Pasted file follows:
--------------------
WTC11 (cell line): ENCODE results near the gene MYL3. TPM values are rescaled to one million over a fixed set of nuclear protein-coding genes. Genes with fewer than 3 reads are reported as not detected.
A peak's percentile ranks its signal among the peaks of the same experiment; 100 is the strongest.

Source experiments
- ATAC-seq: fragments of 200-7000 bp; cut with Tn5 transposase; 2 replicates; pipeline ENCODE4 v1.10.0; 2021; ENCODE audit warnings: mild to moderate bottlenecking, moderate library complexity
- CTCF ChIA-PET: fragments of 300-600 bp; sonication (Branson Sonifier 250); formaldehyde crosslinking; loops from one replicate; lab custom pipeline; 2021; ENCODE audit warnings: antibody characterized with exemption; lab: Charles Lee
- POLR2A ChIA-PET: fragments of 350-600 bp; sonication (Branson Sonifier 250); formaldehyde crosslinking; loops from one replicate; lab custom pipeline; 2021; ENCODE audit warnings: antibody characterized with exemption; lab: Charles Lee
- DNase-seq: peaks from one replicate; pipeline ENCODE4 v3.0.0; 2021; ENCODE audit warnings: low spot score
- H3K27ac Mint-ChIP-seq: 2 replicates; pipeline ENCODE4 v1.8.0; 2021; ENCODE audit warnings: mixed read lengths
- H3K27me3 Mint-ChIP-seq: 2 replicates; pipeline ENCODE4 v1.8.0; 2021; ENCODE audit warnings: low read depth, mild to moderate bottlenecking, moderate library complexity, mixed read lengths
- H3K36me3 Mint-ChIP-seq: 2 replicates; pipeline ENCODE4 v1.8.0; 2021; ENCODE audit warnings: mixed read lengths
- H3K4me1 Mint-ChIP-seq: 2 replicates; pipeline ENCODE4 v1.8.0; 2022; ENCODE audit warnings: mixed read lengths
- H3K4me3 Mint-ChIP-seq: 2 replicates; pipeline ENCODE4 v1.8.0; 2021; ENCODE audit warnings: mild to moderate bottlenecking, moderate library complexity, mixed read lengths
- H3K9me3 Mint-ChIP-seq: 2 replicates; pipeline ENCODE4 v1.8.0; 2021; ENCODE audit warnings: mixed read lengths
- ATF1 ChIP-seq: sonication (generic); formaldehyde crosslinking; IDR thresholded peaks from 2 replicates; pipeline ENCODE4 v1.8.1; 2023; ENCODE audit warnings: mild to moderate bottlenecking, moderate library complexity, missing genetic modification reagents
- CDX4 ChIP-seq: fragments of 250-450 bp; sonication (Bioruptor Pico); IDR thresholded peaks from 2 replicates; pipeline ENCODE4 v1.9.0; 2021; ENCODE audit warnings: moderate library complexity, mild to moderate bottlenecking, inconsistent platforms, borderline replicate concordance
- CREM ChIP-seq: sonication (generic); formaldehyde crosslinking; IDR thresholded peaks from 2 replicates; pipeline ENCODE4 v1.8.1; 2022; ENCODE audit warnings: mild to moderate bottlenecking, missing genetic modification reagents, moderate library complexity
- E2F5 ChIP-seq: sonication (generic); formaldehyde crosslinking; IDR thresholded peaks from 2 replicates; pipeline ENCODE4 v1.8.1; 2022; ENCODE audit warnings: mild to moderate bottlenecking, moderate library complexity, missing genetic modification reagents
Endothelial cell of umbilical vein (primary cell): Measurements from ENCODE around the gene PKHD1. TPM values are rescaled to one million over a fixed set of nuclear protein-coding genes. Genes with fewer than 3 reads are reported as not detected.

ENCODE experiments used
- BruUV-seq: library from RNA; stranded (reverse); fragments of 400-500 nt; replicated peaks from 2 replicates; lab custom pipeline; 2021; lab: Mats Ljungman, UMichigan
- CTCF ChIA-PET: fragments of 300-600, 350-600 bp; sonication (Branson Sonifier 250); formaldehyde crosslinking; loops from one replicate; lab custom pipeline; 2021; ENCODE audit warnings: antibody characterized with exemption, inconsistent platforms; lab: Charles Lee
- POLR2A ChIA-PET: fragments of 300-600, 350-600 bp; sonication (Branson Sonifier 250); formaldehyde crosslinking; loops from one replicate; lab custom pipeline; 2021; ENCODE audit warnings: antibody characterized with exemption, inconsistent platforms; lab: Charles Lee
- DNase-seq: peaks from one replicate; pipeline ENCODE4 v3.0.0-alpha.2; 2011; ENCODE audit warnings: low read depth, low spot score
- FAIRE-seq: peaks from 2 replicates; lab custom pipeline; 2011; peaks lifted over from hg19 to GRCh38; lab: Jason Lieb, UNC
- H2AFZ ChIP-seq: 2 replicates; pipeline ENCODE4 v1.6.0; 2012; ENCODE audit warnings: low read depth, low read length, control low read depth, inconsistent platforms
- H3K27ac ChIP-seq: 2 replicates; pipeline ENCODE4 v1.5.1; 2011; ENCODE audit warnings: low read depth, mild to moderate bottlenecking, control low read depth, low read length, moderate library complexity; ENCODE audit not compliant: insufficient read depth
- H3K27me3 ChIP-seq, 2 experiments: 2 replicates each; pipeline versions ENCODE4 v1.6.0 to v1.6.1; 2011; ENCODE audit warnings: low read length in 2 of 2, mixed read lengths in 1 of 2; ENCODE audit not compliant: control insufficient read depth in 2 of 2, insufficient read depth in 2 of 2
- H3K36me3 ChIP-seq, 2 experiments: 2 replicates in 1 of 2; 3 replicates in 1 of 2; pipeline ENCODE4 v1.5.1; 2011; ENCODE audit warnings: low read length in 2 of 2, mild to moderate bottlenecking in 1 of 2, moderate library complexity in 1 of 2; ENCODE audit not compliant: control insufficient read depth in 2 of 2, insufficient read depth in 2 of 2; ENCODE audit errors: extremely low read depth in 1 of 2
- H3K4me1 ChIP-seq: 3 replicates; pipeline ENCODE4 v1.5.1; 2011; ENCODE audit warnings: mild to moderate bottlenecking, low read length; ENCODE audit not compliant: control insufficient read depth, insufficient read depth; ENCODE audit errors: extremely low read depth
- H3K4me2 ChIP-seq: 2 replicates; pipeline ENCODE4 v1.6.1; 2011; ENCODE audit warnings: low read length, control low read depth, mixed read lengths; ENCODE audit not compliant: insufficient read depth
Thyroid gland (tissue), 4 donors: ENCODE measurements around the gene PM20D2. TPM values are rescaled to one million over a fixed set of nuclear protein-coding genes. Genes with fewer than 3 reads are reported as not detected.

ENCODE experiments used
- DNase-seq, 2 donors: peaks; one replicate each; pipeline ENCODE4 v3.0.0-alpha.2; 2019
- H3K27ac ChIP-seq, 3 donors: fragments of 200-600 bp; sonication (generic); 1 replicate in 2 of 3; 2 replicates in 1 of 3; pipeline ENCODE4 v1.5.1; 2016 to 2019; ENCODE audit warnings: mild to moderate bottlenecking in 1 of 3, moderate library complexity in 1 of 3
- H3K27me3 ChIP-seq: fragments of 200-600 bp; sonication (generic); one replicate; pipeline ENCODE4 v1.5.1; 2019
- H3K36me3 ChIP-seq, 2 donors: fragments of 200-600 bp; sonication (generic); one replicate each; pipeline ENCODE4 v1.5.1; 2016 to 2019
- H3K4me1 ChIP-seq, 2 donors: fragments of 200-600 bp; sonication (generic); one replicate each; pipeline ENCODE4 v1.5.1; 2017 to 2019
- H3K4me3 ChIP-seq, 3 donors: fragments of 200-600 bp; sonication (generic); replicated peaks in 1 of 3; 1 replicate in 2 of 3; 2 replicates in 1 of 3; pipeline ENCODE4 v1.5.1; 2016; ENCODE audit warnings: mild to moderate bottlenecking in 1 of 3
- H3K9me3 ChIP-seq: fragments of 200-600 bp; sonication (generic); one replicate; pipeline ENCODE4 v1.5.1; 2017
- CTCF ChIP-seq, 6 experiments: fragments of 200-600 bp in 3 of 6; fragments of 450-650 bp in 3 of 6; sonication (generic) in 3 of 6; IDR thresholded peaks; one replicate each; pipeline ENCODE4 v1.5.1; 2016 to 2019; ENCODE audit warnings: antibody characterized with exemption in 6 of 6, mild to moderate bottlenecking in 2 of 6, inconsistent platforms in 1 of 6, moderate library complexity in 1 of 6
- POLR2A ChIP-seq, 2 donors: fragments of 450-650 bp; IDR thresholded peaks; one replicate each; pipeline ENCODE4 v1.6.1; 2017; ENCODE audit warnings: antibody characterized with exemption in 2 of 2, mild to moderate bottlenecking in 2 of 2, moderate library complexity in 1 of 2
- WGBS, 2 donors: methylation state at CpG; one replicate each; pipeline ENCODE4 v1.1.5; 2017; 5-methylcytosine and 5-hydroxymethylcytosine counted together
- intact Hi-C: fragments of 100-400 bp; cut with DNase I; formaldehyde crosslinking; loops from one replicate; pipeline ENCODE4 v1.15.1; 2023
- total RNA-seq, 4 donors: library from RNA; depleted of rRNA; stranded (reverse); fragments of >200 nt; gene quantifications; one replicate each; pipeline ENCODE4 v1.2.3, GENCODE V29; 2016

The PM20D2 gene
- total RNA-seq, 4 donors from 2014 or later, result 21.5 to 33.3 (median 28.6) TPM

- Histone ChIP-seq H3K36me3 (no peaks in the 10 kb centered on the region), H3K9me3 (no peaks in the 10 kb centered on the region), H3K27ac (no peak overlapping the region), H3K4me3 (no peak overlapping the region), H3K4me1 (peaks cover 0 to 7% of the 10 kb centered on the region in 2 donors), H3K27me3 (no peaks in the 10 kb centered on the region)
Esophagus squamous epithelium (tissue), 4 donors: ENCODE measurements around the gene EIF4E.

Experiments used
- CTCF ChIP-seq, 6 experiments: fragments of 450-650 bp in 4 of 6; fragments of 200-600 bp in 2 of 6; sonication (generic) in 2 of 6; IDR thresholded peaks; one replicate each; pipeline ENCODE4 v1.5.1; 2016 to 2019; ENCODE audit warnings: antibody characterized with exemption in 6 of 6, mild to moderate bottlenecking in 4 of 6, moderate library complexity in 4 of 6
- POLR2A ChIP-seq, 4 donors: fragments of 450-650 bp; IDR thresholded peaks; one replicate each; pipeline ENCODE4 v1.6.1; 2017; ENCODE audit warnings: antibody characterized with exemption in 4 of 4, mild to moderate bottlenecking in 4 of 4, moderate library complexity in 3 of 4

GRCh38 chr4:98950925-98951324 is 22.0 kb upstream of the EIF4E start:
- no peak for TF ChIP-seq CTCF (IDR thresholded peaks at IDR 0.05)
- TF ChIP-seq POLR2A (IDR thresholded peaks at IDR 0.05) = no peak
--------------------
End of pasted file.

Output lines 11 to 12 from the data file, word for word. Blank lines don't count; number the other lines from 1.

- H3K4me1 Mint-ChIP-seq: 2 replicates; pipeline ENCODE4 v1.8.0; 2022; ENCODE audit warnings: mixed read lengths
- H3K4me3 Mint-ChIP-seq: 2 replicates; pipeline ENCODE4 v1.8.0; 2021; ENCODE audit warnings: mild to moderate bottlenecking, moderate library complexity, mixed read lengths